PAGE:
The center of the cross bears a cabochon ruby worked in the deepest blood red. This is the stone traditionally associated with martyrdom, especially the martyrdom of the first pope and so many of the popes that followed him. The setting for the ruby of martyrdom is worked in the golden links of a chain to commemorate Saint Peter’s imprisonment prior to his reverse crucifixion in c. A.D. 64.
Mention has been made in this history to the institution known as the Papal Chapel because of Bishop Libasci’s earlier admittance into this body as a Chaplain of His Holiness. As a Titular Bishop and Auxiliary to the Residential Bishop of Rockville Centre Bishop Libasci continues to formally belong to this papal institution and thus its history and the history of the title of Chaplain of His Holiness may be of interest to those that gather to honor him on the day of his consecration. Thus an explanation is herein provided for both:
The Papal Chapel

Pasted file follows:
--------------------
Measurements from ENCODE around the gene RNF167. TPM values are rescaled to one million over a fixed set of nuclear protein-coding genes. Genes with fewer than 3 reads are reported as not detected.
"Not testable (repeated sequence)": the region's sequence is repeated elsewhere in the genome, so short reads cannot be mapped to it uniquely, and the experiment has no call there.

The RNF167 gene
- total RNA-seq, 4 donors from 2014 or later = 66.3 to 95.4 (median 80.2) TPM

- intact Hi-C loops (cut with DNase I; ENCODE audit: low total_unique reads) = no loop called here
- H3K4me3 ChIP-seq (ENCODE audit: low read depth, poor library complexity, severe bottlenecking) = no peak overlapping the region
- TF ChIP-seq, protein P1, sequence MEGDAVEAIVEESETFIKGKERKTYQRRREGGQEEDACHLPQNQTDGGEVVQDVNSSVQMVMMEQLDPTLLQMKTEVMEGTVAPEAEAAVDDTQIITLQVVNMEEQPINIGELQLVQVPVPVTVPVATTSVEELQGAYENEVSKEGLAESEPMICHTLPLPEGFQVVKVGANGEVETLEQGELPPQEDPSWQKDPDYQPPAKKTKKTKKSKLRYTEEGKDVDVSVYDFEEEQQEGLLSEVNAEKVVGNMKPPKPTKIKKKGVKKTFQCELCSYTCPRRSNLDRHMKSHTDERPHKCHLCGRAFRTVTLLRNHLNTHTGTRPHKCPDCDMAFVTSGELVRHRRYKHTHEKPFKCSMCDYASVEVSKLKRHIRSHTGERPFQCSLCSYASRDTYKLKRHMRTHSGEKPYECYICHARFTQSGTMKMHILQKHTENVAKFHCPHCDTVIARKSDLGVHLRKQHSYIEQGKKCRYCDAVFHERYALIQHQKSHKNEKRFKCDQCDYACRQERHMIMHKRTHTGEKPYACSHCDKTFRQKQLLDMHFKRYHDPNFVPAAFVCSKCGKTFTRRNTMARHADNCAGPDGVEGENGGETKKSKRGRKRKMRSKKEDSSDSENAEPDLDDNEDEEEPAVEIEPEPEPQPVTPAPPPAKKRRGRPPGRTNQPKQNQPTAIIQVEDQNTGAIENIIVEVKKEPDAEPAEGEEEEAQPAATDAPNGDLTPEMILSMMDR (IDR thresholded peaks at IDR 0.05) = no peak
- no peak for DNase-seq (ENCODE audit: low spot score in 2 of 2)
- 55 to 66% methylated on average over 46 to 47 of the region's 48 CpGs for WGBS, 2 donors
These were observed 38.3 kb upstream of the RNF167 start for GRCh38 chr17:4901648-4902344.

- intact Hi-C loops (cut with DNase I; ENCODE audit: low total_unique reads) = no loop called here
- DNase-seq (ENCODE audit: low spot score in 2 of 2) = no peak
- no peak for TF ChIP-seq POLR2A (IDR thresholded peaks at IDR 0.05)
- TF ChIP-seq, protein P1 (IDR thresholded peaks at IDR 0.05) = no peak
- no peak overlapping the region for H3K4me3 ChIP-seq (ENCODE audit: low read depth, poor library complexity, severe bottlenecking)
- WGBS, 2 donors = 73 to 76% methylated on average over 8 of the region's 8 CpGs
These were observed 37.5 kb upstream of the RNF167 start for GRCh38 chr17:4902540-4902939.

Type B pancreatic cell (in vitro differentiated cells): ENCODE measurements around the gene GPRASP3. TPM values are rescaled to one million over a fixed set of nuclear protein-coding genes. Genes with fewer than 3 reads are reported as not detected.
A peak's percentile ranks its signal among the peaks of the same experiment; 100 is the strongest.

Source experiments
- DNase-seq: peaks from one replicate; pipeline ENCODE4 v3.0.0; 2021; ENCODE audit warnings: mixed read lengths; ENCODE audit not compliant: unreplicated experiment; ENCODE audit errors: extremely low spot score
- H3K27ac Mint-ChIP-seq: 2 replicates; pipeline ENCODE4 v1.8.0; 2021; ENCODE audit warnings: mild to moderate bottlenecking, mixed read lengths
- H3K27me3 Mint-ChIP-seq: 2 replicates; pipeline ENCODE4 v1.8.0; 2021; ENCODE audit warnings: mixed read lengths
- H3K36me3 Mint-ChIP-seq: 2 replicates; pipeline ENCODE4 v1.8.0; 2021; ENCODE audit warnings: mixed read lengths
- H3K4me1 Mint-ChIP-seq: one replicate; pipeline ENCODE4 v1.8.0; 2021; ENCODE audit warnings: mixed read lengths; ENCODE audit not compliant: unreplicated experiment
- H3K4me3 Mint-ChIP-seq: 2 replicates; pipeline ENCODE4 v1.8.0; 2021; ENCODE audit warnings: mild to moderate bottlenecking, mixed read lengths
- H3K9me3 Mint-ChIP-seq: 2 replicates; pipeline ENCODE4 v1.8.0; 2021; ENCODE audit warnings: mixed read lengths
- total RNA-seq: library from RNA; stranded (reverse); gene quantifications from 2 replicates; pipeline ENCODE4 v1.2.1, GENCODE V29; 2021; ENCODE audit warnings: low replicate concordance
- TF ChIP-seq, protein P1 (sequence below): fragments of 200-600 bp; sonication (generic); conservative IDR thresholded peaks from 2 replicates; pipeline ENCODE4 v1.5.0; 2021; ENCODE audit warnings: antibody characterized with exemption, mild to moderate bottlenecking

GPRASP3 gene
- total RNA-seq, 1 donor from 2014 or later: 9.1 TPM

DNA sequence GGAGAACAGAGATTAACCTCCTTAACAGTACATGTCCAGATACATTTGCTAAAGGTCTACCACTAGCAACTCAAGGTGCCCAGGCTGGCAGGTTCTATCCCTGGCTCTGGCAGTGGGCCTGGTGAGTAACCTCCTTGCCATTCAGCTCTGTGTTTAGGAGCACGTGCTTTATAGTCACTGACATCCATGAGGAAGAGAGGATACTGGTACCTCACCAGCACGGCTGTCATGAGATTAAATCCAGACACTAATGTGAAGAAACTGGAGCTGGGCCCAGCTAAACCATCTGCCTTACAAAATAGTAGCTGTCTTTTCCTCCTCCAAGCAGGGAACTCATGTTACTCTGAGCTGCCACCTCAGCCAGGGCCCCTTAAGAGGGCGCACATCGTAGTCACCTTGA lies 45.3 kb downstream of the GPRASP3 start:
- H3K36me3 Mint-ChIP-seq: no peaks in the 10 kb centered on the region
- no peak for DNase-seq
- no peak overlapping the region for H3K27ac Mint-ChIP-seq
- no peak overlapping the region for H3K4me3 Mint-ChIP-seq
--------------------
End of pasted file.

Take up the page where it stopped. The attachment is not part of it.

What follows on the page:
The Papal Chapel, known properly as the Cappella Papale, comprises the most senior staff of church dignitaries resident at the Holy See as well as those officials posted to the Roman Curia and certain clerics throughout the world elevated by title to the privilege. These officials are honored to assist at the great pontifical functions. Those enjoying this privilege include all members of the Sacred College of Cardinals, the Patriarchs of East and West, the Major Archbishops, Archbishops, Bishops, certain Abbots and Prelates, and members of all the monsignorial classes (the Protonotaries apostolic de numero and supranumerary, Prelates of Honor of His Holiness, and the Chaplains of His Holiness). Also included in this privileged group are the Prelates of the Roman Rota and Apostolic Signatura, Assistants to the Papal Throne (lay and ecclesial), officials of the Papal Household, and officers of the Pontifical Swiss Guard and all familiars of the reigning pontiff (the pope’s personal household staff).